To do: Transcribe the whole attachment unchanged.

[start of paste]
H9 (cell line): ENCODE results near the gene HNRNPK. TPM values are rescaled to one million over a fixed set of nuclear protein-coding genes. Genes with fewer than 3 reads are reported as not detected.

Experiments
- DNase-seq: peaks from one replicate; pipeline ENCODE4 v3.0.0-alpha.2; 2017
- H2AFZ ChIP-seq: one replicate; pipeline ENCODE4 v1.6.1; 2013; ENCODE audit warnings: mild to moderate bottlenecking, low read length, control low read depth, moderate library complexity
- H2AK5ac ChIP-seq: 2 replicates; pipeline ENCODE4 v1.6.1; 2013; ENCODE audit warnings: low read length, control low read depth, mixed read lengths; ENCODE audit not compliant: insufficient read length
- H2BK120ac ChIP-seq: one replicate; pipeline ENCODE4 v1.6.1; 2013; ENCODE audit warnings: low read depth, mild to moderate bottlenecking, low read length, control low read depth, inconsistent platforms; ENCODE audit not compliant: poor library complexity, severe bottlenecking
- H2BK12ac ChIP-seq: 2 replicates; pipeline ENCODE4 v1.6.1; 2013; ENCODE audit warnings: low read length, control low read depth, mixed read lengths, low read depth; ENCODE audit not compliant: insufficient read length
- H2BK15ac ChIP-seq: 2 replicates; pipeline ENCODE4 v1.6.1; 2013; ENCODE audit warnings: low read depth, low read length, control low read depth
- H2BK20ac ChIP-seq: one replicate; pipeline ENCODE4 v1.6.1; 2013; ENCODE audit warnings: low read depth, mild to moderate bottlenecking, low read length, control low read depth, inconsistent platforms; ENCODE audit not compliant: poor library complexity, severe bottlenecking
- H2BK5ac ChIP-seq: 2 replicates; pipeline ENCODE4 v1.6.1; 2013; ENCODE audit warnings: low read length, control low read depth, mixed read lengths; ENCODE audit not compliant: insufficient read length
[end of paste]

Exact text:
H9 (cell line): ENCODE results near the gene HNRNPK. TPM values are rescaled to one million over a fixed set of nuclear protein-coding genes. Genes with fewer than 3 reads are reported as not detected.

Experiments
- DNase-seq: peaks from one replicate; pipeline ENCODE4 v3.0.0-alpha.2; 2017
- H2AFZ ChIP-seq: one replicate; pipeline ENCODE4 v1.6.1; 2013; ENCODE audit warnings: mild to moderate bottlenecking, low read length, control low read depth, moderate library complexity
- H2AK5ac ChIP-seq: 2 replicates; pipeline ENCODE4 v1.6.1; 2013; ENCODE audit warnings: low read length, control low read depth, mixed read lengths; ENCODE audit not compliant: insufficient read length
- H2BK120ac ChIP-seq: one replicate; pipeline ENCODE4 v1.6.1; 2013; ENCODE audit warnings: low read depth, mild to moderate bottlenecking, low read length, control low read depth, inconsistent platforms; ENCODE audit not compliant: poor library complexity, severe bottlenecking
- H2BK12ac ChIP-seq: 2 replicates; pipeline ENCODE4 v1.6.1; 2013; ENCODE audit warnings: low read length, control low read depth, mixed read lengths, low read depth; ENCODE audit not compliant: insufficient read length
- H2BK15ac ChIP-seq: 2 replicates; pipeline ENCODE4 v1.6.1; 2013; ENCODE audit warnings: low read depth, low read length, control low read depth
- H2BK20ac ChIP-seq: one replicate; pipeline ENCODE4 v1.6.1; 2013; ENCODE audit warnings: low read depth, mild to moderate bottlenecking, low read length, control low read depth, inconsistent platforms; ENCODE audit not compliant: poor library complexity, severe bottlenecking
- H2BK5ac ChIP-seq: 2 replicates; pipeline ENCODE4 v1.6.1; 2013; ENCODE audit warnings: low read length, control low read depth, mixed read lengths; ENCODE audit not compliant: insufficient read length